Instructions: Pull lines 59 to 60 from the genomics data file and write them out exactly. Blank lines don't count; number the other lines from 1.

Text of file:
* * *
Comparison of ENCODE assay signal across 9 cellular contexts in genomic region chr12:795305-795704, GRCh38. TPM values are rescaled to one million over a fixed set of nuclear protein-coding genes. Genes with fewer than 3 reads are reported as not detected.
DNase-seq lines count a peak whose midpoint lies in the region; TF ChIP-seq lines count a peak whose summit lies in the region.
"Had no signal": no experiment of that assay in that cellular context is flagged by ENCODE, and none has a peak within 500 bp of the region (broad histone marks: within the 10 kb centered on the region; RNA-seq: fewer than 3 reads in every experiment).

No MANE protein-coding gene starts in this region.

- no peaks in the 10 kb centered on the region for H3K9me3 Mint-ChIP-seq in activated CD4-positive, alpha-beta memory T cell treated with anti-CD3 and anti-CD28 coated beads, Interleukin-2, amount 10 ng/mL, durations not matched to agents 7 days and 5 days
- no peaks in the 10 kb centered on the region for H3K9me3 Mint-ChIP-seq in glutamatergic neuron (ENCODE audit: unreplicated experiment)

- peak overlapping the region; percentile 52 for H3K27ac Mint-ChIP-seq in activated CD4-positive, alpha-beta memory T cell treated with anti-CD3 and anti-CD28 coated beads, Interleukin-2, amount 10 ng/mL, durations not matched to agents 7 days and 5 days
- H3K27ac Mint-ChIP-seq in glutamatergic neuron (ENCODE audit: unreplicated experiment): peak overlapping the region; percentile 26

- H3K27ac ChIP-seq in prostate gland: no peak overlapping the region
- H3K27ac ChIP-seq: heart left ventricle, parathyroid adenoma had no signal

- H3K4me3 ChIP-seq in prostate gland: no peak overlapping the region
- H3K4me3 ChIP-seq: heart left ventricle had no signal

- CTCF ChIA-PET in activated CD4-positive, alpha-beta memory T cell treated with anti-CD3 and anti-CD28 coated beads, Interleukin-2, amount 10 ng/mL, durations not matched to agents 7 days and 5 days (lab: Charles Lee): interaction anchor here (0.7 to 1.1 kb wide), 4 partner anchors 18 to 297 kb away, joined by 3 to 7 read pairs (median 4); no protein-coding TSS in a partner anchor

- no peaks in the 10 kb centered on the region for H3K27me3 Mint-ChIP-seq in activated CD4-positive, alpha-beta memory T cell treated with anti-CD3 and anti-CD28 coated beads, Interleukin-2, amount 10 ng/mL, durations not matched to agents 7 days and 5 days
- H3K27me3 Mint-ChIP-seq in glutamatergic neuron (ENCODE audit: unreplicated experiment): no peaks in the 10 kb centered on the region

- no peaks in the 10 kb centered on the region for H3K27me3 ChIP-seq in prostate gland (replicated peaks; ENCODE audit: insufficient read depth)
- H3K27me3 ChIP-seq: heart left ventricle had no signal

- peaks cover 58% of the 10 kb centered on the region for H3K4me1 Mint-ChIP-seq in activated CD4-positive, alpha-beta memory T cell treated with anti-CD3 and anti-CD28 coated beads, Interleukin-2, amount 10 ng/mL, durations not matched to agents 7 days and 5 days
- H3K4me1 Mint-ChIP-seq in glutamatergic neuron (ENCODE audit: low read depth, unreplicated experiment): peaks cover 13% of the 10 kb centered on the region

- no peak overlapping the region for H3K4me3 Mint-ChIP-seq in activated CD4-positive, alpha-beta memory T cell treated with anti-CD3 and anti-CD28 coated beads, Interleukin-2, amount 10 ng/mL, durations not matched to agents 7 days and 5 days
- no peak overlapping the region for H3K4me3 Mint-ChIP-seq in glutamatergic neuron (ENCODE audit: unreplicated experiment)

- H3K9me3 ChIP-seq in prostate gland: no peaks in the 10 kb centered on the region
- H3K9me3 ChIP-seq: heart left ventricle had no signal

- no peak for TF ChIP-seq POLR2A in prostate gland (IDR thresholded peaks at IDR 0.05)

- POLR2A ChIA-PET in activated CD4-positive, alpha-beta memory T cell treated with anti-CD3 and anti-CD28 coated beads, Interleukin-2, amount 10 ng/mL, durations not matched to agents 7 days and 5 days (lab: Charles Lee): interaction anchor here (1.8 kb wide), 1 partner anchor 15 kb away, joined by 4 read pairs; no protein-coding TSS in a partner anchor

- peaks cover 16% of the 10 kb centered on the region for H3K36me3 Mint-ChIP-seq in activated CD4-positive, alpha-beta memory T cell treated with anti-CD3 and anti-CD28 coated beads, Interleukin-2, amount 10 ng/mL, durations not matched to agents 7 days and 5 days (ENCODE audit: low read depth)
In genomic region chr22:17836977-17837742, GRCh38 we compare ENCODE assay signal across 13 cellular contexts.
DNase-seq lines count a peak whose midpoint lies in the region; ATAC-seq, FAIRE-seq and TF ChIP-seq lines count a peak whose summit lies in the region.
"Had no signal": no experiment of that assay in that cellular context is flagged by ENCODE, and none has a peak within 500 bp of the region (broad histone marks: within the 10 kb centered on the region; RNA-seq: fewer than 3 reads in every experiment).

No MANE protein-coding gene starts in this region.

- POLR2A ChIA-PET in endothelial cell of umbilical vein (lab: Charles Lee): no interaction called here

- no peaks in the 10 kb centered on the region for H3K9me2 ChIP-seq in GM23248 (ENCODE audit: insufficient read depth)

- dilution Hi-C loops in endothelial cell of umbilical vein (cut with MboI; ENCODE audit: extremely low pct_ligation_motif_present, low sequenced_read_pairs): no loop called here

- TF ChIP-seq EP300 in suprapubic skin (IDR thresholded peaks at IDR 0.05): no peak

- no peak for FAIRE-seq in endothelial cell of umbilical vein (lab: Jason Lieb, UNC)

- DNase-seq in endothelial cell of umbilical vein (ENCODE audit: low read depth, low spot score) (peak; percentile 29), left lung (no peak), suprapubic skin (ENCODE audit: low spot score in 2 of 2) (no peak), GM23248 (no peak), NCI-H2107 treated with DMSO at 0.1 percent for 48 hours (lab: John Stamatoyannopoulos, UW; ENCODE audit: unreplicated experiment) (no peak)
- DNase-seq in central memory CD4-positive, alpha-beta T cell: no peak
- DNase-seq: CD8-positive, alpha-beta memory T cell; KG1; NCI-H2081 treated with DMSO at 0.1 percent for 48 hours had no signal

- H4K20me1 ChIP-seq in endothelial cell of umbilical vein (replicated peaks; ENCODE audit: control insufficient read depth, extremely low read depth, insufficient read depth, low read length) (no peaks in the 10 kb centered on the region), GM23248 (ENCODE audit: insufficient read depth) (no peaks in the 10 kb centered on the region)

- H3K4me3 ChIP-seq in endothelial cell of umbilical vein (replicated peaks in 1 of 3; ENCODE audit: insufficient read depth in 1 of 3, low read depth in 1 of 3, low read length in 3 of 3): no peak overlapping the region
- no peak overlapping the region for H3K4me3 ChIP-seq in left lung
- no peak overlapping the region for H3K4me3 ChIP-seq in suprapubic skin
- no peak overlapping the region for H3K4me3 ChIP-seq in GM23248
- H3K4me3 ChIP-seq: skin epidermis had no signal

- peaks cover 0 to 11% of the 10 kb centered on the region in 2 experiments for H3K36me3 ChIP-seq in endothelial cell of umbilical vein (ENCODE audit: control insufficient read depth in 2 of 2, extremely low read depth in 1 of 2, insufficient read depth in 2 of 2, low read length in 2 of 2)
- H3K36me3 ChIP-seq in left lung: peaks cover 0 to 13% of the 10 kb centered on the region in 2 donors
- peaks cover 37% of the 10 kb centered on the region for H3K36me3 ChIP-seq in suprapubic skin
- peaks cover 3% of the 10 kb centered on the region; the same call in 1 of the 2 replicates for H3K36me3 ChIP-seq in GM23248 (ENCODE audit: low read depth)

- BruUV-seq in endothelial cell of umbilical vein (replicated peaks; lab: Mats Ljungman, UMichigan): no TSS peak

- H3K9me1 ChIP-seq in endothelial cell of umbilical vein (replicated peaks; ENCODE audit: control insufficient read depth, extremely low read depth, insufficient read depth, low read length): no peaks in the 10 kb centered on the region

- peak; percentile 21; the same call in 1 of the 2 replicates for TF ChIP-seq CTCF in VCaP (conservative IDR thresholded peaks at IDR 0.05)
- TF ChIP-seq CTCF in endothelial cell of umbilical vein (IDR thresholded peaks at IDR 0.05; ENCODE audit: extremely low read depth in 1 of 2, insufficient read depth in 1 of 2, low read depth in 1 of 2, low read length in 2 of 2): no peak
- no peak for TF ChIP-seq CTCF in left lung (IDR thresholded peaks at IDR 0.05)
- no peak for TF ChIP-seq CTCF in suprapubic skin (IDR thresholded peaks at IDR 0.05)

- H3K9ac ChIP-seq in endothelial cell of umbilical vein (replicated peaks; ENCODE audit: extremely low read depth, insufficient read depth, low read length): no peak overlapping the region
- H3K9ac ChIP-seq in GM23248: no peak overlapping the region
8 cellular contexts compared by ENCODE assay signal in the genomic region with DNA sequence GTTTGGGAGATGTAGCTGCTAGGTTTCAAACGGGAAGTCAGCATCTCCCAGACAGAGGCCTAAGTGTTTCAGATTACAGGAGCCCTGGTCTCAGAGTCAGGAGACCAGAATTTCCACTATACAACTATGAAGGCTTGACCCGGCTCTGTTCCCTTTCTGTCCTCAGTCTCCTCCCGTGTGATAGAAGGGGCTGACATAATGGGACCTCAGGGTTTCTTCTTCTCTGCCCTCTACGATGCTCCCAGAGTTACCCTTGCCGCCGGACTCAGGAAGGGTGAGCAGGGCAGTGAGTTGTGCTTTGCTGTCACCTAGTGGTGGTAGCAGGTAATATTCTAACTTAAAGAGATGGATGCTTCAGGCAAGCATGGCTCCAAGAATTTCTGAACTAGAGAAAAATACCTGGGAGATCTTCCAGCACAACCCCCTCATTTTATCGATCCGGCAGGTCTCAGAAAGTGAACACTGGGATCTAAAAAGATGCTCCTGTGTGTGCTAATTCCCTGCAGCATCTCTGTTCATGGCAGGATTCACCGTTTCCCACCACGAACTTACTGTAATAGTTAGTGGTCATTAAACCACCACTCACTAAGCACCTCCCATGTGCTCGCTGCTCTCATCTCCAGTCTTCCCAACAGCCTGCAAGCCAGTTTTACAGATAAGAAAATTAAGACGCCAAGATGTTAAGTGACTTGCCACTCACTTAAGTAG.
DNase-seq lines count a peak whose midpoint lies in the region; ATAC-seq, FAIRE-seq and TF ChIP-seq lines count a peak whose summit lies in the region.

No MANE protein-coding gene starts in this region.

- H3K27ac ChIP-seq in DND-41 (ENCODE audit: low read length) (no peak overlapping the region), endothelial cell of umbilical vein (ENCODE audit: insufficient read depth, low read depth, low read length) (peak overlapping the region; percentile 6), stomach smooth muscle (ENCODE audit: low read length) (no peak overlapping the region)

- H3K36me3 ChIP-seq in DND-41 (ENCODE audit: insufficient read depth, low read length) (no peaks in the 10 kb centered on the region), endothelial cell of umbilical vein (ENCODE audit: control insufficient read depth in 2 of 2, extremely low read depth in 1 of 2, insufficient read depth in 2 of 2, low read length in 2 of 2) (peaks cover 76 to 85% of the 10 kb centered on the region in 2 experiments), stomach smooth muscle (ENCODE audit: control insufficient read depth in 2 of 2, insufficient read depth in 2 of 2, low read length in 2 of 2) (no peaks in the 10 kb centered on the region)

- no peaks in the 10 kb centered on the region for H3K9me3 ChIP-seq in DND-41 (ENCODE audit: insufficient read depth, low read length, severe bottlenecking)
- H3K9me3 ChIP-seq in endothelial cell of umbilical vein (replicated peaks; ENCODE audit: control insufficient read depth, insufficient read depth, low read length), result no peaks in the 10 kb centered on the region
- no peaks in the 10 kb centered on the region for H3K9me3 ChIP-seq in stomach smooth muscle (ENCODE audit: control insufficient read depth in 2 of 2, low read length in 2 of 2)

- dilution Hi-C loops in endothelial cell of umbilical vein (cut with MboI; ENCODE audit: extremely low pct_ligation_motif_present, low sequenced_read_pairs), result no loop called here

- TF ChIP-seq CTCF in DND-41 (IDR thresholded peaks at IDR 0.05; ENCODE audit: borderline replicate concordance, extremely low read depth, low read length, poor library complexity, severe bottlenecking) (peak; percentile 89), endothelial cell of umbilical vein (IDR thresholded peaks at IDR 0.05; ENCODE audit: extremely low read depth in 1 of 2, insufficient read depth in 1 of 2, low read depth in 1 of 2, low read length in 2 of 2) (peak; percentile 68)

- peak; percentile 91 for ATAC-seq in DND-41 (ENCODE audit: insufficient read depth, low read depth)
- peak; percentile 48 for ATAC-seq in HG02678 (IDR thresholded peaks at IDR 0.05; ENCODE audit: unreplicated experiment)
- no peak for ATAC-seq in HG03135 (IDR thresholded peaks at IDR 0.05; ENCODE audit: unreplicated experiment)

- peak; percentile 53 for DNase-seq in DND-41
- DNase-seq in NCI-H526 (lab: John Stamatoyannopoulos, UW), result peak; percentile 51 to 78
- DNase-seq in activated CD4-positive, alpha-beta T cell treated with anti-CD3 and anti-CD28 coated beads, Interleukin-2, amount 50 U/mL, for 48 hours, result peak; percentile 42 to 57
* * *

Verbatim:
No MANE protein-coding gene starts in this region.

- H3K27ac ChIP-seq in DND-41 (ENCODE audit: low read length) (no peak overlapping the region), endothelial cell of umbilical vein (ENCODE audit: insufficient read depth, low read depth, low read length) (peak overlapping the region; percentile 6), stomach smooth muscle (ENCODE audit: low read length) (no peak overlapping the region)